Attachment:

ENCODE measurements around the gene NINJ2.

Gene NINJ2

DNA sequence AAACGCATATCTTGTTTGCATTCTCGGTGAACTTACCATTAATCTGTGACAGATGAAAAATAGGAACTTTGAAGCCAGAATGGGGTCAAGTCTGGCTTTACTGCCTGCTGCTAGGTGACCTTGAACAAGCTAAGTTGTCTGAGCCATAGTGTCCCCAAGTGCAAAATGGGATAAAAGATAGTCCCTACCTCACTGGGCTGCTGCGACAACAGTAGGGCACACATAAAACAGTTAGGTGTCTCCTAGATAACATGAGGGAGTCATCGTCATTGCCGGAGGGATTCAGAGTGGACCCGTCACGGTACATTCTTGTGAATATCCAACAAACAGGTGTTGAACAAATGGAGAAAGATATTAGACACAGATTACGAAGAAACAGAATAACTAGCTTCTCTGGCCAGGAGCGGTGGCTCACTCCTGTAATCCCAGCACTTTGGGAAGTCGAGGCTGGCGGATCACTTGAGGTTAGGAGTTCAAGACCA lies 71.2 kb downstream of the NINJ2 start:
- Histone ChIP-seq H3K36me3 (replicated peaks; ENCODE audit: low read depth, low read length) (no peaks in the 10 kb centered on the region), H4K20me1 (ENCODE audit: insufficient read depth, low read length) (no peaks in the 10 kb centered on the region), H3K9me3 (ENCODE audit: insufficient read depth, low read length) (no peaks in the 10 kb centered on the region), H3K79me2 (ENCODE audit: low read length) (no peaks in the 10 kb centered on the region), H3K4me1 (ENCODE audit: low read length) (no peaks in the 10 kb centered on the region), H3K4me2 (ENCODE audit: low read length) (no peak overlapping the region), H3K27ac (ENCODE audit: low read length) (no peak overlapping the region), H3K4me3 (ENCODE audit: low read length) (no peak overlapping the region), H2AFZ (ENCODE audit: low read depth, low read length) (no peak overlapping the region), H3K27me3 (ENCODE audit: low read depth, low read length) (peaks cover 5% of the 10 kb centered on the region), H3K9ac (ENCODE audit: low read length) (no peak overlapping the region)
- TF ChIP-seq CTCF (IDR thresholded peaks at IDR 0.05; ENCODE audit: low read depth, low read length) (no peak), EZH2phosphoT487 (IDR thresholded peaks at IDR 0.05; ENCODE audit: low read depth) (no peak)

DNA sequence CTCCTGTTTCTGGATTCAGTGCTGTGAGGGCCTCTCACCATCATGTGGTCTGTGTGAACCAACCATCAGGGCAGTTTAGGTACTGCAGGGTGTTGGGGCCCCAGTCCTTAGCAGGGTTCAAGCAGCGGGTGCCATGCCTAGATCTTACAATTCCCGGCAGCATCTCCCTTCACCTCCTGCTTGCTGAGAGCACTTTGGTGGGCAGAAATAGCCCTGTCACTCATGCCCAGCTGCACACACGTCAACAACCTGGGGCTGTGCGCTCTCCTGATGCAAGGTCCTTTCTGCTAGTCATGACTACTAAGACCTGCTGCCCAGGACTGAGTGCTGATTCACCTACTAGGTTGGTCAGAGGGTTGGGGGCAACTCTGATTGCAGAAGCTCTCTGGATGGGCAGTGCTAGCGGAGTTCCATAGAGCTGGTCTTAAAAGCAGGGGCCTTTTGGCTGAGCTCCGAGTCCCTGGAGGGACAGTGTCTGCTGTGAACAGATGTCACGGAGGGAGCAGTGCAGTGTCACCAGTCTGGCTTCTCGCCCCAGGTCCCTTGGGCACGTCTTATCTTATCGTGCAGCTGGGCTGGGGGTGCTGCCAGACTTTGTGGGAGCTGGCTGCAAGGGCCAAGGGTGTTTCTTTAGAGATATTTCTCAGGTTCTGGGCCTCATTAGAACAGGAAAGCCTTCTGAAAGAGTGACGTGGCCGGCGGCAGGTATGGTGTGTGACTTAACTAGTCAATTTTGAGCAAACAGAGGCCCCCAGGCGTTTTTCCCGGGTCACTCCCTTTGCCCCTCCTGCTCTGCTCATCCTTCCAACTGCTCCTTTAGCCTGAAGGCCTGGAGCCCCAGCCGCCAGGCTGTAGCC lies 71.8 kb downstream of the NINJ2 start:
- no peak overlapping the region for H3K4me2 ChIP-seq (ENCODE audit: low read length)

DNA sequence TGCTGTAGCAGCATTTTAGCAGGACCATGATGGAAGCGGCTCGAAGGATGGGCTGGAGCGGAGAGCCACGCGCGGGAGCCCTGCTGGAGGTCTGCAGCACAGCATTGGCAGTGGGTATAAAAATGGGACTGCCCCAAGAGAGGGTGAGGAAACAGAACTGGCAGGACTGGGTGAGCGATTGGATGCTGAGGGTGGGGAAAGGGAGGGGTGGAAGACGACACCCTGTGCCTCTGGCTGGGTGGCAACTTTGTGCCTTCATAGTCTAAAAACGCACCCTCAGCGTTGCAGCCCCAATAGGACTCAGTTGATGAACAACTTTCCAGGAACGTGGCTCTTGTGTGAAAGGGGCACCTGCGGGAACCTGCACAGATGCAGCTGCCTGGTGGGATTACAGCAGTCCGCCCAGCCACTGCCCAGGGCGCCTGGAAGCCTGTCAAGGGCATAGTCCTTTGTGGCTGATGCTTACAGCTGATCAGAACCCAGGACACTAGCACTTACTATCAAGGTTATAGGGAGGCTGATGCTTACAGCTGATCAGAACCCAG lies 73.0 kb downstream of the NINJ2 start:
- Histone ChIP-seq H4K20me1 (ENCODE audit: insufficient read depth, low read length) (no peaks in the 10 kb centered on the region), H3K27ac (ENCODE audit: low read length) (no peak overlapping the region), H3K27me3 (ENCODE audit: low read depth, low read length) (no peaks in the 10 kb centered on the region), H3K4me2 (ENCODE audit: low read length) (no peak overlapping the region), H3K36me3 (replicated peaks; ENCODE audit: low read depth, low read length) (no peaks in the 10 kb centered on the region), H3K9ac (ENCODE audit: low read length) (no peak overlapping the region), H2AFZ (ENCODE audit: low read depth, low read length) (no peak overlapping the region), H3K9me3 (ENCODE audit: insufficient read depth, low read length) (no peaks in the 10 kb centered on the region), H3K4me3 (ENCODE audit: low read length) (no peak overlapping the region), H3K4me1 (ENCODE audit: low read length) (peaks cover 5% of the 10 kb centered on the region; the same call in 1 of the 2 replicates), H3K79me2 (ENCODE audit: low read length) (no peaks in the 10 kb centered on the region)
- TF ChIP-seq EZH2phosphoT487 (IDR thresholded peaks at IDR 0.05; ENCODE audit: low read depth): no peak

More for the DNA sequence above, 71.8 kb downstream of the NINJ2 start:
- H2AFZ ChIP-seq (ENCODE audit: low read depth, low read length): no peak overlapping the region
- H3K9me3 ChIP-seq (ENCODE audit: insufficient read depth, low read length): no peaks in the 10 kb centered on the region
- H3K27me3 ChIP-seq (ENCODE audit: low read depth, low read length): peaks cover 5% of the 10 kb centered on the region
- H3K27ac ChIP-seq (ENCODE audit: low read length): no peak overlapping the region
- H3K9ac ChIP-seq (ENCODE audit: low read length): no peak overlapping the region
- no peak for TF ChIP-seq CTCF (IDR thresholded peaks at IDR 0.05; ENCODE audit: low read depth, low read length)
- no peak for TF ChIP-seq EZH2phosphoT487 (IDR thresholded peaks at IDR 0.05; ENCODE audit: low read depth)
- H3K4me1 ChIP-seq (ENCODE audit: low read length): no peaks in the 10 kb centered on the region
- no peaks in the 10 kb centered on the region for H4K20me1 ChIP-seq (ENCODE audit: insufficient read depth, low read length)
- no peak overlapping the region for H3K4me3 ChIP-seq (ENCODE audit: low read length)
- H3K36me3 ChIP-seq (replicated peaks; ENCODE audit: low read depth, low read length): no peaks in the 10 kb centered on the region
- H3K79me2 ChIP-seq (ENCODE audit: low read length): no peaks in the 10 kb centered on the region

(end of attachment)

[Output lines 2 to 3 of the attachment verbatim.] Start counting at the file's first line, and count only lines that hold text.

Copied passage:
Gene NINJ2

DNA sequence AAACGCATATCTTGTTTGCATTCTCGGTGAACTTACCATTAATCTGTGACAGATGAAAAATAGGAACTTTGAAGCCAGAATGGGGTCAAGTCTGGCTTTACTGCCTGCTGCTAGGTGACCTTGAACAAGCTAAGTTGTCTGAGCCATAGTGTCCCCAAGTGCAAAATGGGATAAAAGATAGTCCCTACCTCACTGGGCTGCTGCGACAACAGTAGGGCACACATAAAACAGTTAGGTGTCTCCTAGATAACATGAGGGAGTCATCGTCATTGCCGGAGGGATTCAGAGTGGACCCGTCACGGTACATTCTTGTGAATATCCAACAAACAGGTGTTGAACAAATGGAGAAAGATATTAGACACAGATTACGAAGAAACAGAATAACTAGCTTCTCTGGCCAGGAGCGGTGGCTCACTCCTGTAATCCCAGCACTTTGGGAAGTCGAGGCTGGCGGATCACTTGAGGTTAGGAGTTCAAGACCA lies 71.2 kb downstream of the NINJ2 start: